Foxconn confirms underaged interns working at Chinese factory

Contract manufacturer finds underaged interns working at its factory in Yantai, China, and sends the students back to school.

Taiwanese contract manufacturer Foxconn confirms underaged interns were discovered working at its factory in Yantai, China, and says it has sent them back to school.

Foxconn told Bloomberg in a report Tuesday it had conducted internal investigation and determined the interns, aged 14 to 16, had been working at the facility for about three weeks.

In an e-mail to the newswire, the manufacturing company said: "Any Foxconn employee found, through our investigation, to be responsible for these violations will have their employment immediately terminated. We recognize that full responsibility for these violations rests with our company and we have apologized to each of the students for our role in this action."

The company manufactures Apple's iPhones and iPads. 

Foxconn's comments confirmed a report Monday from labor rights group, China Labor Watch, as well as various reports by the Chinese media  stating the Yantai factory had employed underaged workers.

The China Labor Watch report said "a small number" of student interns were hired during summer and the contract manufacturer has begun to send the students back to school. As the students were sent to Foxconn by their schools, the labor rights group said the school should take primary responsibility but added that Foxconn was also "culpable" for not checking the age of the recruits.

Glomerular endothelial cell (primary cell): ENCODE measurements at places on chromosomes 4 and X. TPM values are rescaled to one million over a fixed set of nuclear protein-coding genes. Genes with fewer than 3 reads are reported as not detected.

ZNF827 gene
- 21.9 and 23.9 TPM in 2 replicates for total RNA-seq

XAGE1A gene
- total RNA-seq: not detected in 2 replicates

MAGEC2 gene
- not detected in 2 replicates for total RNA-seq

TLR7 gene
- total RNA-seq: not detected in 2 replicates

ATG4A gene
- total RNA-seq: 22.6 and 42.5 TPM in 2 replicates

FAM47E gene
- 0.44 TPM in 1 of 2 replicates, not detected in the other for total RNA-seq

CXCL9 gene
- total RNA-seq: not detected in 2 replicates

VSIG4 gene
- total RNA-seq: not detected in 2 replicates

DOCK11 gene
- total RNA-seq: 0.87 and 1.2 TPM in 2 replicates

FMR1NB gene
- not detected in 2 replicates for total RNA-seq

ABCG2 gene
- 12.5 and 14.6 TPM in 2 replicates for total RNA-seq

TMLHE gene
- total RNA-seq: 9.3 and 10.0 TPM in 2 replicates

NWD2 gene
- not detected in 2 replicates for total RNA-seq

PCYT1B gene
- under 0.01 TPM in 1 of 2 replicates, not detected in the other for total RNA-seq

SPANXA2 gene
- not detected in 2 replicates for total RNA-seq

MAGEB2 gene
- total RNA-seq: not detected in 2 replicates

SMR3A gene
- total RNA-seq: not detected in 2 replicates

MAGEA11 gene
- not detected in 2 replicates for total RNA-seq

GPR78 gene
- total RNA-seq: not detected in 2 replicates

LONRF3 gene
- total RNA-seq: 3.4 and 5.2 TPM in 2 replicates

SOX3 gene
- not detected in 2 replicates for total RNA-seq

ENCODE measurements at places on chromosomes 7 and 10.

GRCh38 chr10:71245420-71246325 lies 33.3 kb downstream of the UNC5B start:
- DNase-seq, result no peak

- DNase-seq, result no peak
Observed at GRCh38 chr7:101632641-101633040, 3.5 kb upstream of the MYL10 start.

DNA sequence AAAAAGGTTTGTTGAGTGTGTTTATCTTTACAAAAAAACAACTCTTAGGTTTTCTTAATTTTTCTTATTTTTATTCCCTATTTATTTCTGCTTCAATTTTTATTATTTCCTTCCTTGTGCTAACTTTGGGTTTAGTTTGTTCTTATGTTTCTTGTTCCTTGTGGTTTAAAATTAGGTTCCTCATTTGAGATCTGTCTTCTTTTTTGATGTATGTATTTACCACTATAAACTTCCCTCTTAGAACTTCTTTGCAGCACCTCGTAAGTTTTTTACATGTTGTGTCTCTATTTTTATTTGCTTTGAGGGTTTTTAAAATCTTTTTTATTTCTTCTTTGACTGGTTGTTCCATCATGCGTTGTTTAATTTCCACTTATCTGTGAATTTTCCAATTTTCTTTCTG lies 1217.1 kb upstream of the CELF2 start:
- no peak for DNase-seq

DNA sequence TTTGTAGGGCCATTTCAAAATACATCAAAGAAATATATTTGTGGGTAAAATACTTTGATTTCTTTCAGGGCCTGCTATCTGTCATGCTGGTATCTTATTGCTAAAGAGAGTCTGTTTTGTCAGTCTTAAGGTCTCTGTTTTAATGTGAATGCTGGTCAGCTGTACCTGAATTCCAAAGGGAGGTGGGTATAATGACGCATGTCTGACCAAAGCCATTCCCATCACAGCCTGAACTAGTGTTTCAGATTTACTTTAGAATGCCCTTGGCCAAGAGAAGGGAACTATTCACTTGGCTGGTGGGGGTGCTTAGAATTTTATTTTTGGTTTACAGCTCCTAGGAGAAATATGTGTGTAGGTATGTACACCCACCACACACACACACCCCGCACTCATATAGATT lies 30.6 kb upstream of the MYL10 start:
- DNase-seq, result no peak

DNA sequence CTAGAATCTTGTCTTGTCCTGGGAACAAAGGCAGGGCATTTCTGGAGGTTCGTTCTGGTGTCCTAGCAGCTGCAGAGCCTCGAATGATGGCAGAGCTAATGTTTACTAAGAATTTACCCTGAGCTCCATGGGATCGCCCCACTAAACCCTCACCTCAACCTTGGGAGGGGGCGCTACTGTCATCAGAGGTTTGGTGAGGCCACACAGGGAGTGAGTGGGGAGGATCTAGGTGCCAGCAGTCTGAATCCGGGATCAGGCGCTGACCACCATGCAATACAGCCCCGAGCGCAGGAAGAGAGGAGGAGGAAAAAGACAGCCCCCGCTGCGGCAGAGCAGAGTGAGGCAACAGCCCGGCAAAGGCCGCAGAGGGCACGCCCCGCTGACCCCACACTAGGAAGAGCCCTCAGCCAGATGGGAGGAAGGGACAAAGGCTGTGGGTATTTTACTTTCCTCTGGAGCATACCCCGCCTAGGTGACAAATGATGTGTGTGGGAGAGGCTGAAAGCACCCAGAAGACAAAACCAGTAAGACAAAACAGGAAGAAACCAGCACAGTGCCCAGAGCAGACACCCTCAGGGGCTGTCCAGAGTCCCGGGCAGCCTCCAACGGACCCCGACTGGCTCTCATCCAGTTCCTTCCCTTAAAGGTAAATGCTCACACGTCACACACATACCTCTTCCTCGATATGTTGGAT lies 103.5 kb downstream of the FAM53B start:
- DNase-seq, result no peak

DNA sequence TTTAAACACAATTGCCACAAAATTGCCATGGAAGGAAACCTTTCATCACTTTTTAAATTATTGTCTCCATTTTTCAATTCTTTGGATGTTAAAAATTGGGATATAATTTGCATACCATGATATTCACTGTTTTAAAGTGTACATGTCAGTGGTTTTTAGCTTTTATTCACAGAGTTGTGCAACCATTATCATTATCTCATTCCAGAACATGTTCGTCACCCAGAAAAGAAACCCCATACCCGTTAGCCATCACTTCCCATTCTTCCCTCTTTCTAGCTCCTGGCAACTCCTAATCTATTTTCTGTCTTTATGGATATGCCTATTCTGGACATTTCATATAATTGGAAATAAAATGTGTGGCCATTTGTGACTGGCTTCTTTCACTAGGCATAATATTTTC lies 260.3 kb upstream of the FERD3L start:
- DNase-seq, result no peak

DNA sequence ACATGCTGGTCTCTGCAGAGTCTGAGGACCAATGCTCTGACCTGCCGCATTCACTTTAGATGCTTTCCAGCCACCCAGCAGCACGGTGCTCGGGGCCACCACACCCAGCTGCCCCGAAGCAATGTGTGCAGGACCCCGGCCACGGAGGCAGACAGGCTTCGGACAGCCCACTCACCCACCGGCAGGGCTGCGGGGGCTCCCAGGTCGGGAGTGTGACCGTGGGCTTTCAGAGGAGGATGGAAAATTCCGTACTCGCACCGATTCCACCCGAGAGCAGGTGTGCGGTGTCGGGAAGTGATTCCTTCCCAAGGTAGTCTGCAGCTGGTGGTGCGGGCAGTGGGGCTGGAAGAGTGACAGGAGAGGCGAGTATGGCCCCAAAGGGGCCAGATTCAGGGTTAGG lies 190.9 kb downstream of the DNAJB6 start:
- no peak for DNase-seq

The Chinese media, however, believed Foxconn played a role in pushing the local government  to ask schools to send students to work at the factory, due to a shortage of workers and the need to meet increasing orders.

Foxconn had been plagued with employee-related scandals in the past weeks. Workers organized a peaceful strike last week which caused a production line to stall. In late-September, a riot broke out at Foxconn's Taiyuan factory  resulting in 40 workers sent to hospital for medical attention. 

In another report it released in August, China Labor Watch also accused Samsung of hiring underaged workers in its Chinese factories. 

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